Scientists discovered the ancient human skeleton known as the “Spirit Cave Mummy” back in 1940, hidden in a small rocky cave in the Great Basin Desert in northwest Nevada. But it wouldn’t be until the 1990s that radiocarbon dating techniques revealed the skeleton was some 10,600 years old, making it the oldest natural mummy ever found.
Daily Archives: November 9, 2018
That was the case in a murder trial that Bruce McCord, a forensic chemist at Florida International University, served as an expert witness in. A woman was murdered shortly after she went through a divorce, and DNA from her ex-husband was found on her body. But it was hard to tell if the DNA was the result of innocent contact between the two, or if it was incriminating, and came from blood.
It is with deep regret that we announce the loss of our colleague, Art Eisenberg, PhD. Prior to his retirement in 2017, Dr. Eisenberg served as Professor of Molecular and Medical Genetics and Co-Director of the Center for Human identification at the University of North Texas Health Science Center.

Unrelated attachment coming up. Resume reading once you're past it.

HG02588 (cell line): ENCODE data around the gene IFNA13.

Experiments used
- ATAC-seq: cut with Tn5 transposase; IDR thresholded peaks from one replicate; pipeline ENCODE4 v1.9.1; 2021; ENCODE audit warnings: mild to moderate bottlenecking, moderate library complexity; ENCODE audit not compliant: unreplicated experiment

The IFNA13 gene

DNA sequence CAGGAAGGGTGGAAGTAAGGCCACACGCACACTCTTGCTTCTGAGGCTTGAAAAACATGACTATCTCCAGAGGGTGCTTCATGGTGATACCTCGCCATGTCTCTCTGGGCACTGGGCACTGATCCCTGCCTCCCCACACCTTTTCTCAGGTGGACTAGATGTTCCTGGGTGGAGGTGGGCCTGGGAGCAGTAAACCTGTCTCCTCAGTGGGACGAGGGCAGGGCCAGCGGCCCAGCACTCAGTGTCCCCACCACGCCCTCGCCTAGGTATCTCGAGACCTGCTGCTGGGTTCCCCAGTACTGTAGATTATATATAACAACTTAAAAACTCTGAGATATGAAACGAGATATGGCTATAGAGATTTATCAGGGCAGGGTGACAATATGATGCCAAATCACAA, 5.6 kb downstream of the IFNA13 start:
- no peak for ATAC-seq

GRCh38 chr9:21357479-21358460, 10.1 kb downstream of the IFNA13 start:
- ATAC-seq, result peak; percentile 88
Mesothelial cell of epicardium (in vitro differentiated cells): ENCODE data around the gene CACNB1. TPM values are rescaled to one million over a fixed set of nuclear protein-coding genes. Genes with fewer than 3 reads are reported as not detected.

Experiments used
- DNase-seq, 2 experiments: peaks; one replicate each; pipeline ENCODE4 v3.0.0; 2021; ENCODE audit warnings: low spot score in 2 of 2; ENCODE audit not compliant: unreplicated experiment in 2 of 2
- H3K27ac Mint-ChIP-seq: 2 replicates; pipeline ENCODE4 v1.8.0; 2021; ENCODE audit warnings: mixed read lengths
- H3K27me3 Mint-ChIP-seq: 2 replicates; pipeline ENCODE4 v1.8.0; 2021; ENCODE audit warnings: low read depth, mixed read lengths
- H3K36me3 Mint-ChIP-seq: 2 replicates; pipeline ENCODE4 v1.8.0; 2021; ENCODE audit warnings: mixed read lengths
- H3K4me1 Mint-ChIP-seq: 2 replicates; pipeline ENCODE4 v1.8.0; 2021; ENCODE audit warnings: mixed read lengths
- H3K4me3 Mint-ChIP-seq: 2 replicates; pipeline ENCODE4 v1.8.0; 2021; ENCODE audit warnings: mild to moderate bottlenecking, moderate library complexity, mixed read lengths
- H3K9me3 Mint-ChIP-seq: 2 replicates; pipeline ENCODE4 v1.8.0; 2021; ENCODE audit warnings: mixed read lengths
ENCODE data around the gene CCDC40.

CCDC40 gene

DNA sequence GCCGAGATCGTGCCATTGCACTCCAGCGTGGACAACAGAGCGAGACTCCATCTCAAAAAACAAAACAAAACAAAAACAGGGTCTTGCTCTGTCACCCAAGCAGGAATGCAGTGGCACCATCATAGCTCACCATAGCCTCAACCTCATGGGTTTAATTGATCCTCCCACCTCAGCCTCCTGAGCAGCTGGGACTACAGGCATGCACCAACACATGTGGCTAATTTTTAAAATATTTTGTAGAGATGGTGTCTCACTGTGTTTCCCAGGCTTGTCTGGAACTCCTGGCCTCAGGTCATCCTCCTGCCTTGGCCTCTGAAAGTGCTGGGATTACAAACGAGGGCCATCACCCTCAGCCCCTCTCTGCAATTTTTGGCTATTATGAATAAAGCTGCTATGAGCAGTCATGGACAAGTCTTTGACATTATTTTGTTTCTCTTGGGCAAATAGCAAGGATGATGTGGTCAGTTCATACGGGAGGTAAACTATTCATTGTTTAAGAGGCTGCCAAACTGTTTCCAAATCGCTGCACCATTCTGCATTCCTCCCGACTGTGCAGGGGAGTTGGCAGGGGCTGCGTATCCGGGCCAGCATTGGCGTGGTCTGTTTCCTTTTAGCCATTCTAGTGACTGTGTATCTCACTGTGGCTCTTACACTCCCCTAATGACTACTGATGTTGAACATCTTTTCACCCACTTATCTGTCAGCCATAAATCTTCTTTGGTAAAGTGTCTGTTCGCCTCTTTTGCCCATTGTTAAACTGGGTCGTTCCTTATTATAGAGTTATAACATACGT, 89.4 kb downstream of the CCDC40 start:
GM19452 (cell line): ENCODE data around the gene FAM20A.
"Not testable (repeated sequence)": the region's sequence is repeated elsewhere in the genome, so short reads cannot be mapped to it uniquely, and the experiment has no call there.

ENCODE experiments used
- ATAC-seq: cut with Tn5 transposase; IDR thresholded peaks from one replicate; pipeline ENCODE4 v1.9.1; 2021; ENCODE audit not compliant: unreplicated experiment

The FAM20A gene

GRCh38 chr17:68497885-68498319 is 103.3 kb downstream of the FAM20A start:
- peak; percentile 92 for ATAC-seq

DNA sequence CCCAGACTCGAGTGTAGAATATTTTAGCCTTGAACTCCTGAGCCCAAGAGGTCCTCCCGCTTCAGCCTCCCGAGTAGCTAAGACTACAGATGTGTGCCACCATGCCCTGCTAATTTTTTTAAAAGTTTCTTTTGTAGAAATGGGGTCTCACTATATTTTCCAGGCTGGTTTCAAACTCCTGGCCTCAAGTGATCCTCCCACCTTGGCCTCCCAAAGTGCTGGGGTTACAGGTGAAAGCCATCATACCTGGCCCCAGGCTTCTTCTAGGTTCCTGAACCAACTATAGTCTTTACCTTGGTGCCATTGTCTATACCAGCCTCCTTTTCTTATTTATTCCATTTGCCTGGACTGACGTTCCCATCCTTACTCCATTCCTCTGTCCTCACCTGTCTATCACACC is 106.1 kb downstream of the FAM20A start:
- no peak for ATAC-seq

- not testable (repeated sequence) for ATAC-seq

In a career that spanned more than three decades, Dr. Eisenberg worked on cases involving serial killers, mass graves, hurricanes, terrorist attacks and all manner of violent crimes. Under his leadership, the UNT Center for Human Identification processed more than 5,200 human remains, making more than 1,500 DNA associations that led to identifications. Perhaps his greatest legacy, however, is the establishment of the Master of Science program in Forensic Genetics, ensuring that the science he pioneered will carry on for generations to come.
Information on funeral arrangements will be shared when available. Our thoughts and prayers are with Dr. Eisenberg’s family during this difficult time.